Some creditworthy borrowers may not be able to obtain mortgages, if Wells Fargo & Co. gets its way. The nation’s largest mortgage lender is asking U.S. regulators to set a down payment standard of 30 percent for loans that would be exempt from a risk-retention requirement. Banks would have to retain 5 percent of any loans with down payments of less than 30 percent if those loans are securitized.
To put this in perspective, a 20 percent down payment on a $300,000 home is $60,000. At a level of 30 percent, a borrower would need to produce $90,000. Banks could still make loans to borrowers with less than 30 percent down, but borrowers with lower down payments would ultimately receive higher interest rates for loans that would be perceived as more risky.
This kind of strategy, although might be a lesser risk for larger mortgage companies like Wells Fargo & Co, Bank of America and Chase Bank, but if enforced as a blanket policy, it would drive first time home buyers out of the market place in many areas of the country.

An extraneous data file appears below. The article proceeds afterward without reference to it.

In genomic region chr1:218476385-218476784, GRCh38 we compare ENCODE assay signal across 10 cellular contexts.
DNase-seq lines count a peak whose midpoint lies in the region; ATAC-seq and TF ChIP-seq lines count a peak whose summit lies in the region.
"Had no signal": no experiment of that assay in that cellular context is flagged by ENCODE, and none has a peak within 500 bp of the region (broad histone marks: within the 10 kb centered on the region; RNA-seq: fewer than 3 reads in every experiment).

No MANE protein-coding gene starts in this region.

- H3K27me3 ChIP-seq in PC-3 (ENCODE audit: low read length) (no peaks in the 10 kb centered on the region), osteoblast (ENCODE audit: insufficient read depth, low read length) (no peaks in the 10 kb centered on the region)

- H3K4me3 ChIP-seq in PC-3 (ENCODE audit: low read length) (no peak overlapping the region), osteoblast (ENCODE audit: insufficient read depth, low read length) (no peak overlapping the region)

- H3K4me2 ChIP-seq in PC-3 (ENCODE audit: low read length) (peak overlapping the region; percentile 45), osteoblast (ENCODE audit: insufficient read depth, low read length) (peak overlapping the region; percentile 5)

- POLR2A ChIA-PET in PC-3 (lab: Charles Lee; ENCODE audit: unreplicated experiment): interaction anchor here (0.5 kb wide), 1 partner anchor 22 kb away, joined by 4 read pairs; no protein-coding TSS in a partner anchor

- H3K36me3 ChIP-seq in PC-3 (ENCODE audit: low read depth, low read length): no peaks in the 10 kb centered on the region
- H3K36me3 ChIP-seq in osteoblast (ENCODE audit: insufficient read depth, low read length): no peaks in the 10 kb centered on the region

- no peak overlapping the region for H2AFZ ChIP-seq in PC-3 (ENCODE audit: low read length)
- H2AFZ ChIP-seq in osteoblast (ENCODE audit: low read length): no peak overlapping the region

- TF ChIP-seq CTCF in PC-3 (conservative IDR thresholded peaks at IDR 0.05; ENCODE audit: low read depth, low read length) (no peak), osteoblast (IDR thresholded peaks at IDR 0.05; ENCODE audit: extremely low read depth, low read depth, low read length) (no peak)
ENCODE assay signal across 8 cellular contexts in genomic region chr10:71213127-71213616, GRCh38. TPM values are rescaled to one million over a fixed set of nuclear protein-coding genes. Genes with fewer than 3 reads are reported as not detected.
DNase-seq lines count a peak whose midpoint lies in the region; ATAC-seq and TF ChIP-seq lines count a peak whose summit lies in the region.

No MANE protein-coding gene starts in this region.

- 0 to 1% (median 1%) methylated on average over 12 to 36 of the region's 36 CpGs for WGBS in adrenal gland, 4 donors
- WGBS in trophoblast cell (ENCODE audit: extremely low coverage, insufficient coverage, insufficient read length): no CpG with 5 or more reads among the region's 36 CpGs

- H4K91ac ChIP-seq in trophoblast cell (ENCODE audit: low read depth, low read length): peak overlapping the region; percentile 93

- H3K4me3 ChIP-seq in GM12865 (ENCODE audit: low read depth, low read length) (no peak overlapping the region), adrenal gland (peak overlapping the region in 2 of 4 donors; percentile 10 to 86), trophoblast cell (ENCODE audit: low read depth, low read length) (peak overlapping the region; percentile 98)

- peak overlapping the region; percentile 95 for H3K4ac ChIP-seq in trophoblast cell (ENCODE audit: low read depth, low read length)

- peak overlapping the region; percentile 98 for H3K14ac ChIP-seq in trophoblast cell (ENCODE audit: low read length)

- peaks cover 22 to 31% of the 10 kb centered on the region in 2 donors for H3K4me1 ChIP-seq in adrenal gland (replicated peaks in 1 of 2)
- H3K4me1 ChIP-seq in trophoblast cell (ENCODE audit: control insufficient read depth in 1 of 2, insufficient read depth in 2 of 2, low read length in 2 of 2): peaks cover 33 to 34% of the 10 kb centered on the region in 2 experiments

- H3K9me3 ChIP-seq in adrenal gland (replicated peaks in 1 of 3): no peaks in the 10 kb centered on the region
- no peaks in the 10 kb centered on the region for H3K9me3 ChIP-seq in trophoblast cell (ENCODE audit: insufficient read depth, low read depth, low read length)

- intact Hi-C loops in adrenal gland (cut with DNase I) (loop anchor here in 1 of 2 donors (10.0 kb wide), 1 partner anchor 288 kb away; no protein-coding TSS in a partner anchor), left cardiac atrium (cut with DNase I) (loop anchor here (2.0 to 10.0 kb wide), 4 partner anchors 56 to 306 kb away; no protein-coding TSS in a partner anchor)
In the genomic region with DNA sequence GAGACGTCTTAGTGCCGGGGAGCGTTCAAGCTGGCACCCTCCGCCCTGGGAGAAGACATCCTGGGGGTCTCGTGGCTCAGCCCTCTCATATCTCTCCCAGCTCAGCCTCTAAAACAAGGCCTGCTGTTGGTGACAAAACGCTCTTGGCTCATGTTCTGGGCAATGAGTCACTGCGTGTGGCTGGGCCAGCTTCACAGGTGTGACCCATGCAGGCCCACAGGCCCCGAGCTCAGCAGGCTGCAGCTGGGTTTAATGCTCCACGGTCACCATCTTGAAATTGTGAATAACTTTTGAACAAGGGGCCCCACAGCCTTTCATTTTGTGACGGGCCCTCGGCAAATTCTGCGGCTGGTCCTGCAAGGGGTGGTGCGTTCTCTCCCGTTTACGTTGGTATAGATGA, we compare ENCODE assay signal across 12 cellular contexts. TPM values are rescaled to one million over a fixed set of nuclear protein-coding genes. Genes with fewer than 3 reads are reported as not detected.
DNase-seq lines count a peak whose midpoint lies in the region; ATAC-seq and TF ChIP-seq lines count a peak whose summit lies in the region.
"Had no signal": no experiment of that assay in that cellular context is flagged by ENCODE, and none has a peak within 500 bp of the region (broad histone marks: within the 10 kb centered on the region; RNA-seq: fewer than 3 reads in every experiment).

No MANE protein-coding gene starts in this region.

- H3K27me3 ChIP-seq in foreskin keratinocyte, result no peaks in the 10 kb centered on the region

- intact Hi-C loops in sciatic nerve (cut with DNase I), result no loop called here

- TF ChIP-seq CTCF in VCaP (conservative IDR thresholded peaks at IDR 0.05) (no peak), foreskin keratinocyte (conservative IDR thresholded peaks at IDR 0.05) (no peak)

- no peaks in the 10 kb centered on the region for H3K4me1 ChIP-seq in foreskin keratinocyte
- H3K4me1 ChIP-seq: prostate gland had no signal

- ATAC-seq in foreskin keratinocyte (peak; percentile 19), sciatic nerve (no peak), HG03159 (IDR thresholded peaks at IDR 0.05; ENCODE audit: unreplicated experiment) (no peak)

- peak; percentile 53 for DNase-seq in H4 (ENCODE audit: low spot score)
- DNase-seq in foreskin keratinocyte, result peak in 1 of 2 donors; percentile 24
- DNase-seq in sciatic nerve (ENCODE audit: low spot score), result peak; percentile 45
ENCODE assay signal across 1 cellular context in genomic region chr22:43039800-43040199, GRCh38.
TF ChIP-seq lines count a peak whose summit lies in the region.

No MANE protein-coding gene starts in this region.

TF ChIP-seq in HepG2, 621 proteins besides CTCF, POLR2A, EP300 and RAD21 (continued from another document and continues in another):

Currently according to research by the National Association of Realtors, first time home
buyers reflected nearly 1/3rd of the market last year in real estate purchases. 53% were motivated to just own a home of their own. Another 33% bought a home just because they knew the timing of the current market place would offer affordability.
At present there exist many government loan programs such as FHA, VA and USDA Rural Development that offer low up front expenses and low interest rates. VA and USDA Rural Development do not require a down payment, and FHA requires just 3 1/2% down. Many first time home buyers are taking advantage of these programs, despite the requirements for higher credit scores than 5 years ago.
The pendulum swinging in the direction of what Wells Fargo proposes would deny many new prospective home buyers their chance at the American Dream, and would be too extreme a solution.